• The Dr. Jerome Marcus Meeting Commons room at the Southeast Branch is now open for use. All connective technology is fully functional. A ceiling microphone and sound masking are currently on backorder. Once it arrives, the equipment will be added.

POLICE:

  • The Reading Police Department’s deployments to Pagoda and Riverfront areas have effectively reduced the quality of life issues and complaints. Deployments will continue for the foreseeable future.
  • The RPD continues to explore a variety of recruiting efforts. Lt. Lance Lillis has scheduled recruiting events at area colleges, universities, and other local events. For those interested, an entry-level civil service test is scheduled for October 23rd at Alvernia University.
  • RPD continues to engage the community by attending community forums, which recently have focused on youth violence.

PUBLIC WORKS:

  • Public Works has drained the reservoir at Egelman’s Dam which satisfied the DEP’s safety concern. PW is awaiting the receipt of the $350,000 DCED grant award agreement for the rehabilitation project to begin.
  • Public Works has completed Phase 1 of the City Sidewalk project. Phase 2 will proceed and focus on repairs and construction.
  • Public Work’s Clean City Coordinator began working with the Hope Rescue Mission on the areas of South of Penn and the Bingaman Street corridor.

Councilor Sihelnik thanked the mayor for accepting her invitation to attend tonight’s meeting. She inquired about the status of the grant to make improvements to the courtyard in the 800 block of Penn Street. The managing director stated that he will inquire tomorrow and follow up.

In the Chat, the finance director stated that the grant was received and that the administration is waiting to learn if the State is will eliminate the matching fund requirement.

Councilor Sihelnik stated that the Hope Rescue Mission’s Clean Team has started cleaning the south of Penn area. She inquired if this is supplemental to their work on Penn Street. The managing director reported that he will speak with the Hope Rescue Mission Executive Director and report back.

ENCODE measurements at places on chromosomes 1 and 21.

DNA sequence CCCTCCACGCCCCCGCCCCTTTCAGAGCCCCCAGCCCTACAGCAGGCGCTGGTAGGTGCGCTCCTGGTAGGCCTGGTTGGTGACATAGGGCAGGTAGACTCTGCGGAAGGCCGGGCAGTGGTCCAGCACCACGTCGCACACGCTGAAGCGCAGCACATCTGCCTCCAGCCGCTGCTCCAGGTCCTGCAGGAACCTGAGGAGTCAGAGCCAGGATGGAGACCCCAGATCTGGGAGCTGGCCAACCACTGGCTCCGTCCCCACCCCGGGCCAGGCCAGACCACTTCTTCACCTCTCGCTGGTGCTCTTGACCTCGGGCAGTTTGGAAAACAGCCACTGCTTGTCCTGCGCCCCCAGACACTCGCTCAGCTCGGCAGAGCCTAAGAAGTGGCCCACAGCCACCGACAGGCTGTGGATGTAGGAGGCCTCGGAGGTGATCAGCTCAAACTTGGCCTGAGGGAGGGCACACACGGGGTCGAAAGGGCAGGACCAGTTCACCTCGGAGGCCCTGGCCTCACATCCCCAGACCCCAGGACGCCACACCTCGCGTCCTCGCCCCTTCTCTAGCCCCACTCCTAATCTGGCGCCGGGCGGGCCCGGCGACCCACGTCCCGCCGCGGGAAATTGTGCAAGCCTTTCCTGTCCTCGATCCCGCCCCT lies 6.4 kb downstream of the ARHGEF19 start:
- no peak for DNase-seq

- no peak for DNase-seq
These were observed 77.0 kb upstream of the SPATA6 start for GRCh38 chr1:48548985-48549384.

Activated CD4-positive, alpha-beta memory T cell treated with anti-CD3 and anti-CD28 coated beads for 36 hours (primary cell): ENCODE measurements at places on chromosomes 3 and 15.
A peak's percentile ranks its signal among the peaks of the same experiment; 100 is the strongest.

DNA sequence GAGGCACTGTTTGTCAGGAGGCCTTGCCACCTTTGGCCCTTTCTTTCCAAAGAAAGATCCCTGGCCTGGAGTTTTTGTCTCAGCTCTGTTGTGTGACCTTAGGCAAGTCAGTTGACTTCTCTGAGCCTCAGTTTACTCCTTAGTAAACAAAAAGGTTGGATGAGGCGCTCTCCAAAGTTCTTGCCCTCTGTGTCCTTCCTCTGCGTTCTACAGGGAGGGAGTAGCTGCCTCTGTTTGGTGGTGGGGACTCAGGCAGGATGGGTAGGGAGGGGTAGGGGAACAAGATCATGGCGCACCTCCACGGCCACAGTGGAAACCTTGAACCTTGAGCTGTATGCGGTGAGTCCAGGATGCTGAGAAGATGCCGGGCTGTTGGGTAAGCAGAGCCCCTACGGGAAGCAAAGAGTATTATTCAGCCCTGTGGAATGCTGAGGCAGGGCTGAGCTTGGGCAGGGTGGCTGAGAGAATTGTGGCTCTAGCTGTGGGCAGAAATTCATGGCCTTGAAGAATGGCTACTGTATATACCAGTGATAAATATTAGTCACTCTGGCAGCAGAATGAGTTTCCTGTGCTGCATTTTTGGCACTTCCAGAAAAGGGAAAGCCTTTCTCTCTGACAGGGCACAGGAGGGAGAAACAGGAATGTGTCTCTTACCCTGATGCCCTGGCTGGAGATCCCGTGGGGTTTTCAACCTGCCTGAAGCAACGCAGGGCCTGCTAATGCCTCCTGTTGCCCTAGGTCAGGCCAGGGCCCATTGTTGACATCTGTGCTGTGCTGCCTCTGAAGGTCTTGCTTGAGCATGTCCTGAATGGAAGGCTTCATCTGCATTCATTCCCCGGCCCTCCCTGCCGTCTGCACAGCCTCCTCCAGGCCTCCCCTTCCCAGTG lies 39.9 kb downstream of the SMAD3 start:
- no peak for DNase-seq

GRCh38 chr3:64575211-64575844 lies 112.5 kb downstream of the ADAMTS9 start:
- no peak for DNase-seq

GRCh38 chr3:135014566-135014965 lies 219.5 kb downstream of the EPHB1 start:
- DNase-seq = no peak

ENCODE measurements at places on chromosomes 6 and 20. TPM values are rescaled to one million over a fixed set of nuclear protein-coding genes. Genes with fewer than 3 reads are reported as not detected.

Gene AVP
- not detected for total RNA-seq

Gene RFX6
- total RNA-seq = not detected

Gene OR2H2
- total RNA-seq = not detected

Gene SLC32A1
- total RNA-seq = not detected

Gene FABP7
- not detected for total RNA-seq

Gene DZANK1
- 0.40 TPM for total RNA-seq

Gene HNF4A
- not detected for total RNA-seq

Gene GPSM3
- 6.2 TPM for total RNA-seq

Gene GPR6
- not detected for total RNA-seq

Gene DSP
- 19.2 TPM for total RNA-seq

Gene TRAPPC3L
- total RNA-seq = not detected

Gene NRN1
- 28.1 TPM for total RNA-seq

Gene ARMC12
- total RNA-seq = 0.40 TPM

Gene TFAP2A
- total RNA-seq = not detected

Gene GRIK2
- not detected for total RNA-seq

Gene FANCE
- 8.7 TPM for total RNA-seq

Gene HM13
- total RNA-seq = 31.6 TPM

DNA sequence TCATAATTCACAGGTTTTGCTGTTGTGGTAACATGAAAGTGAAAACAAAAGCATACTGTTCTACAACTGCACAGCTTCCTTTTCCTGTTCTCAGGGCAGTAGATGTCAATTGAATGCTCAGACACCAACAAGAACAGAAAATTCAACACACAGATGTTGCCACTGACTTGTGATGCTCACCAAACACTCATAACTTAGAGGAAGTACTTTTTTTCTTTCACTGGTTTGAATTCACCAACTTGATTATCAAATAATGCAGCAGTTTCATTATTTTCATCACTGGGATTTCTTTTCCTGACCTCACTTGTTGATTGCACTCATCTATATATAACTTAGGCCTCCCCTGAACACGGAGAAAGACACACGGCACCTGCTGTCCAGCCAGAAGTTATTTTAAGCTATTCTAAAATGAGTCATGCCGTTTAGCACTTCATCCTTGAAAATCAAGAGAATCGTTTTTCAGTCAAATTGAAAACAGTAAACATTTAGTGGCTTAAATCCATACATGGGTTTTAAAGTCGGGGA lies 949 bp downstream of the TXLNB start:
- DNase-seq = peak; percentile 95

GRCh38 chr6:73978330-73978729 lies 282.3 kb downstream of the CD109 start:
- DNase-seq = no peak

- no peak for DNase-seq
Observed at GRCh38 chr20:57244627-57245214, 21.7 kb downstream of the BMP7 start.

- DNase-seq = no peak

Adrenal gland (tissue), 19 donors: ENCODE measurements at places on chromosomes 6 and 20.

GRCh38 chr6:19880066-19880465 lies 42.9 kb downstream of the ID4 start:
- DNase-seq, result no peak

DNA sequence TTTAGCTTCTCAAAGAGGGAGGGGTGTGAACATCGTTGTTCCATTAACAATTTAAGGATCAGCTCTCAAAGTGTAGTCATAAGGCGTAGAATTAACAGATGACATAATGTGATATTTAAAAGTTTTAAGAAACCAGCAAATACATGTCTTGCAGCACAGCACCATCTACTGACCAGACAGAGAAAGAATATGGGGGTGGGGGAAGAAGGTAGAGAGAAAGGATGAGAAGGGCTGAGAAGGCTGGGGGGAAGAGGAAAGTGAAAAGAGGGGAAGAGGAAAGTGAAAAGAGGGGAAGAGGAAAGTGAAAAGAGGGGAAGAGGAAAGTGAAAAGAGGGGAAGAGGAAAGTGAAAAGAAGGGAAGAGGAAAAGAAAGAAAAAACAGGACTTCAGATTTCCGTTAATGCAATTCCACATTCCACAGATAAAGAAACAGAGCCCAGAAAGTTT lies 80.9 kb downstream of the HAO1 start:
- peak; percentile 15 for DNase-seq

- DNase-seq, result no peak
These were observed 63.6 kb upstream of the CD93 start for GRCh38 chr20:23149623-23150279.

Councilor Cepeda-Freytiz noted the very successful event held yesterday to celebrate the Puerto Rican community. She suggested holding a similar event around the youth violence issue.

Goodman-Hinnershitz agreed noting her work with an outside organization to create a local program based on a youth violence program successfully used in Philadelphia. She encouraged the administration to apply for PCCD (PA Commission on Crime and Delinquency) funding around this issue.

AUDITOR'S REPORT

The Auditor highlighted the report attached to the agenda and distributed electronically. In summary:

Real Estate Transfer Tax Revenue - Update as of August 31, 2021
For the month of August, the City’s revenue is $1,078,840.76 for Real Estate Transfer Tax. As of August 31, 2021, $5,953,172.19 has been recorded in revenue for this line item which is the highest amount in the last five years. The Revenue for Real Estate Transfer Tax has already exceeded it budget target by $1,253,172.19. Since January of this year, 1,741 transactions for Real Estate Transfer Tax have been completed, of which 1,468 transactions were taxable and 273 were not taxable. See table 1.

Consequently, the City recorded $1,409,726.56 in revenue for properties sold for more than half a million threshold for this fiscal year.

Earned Income Tax and Earned Income Tax Prior (EIT) – Update as of August 31, 2021
As of August 31, 2021, the City’s General Fund recorded $14,283,460.15 in revenue for Earned Income Tax. Although about $2.1 million less in revenue was budgeted for 2021 compared to 2020, the City Earned Income Tax is slightly higher this year by $49,671.47 compared to the revenue recorded for the same period of 2020.

In 2015, the DCED granted $520,000.00 to the City and according to DCED guidelines a closeout audit is needed by October 28, 2021. The closeout audit will be conducted by Herbein & Company and the audit results will be provided soon after the completion of the closeout audit.

Councilor Goodman-Hinnershitz inquired if the Auditor’s recommendations were considered when making the revenue projections for the 2022 budget. The Auditor noted the productive Revenue Estimating Committee meeting that took place on September 15th, where there was agreement on the utilization of real time revenue projections.

Councilor Sihelnik suggested that the Auditor monitor the expenditure of the ARPA funds to ensure that the Federal Guidelines are followed.

Councilor Goodman-Hinnershitz agreed noting the need for everyone to watch the Federal legislature as they consider shutting down Federal government operations and going into debt default.

REPORT FROM DEPT. DIRECTORS, BOARDS, AUTHORITIES, & COMMISSIONS.

None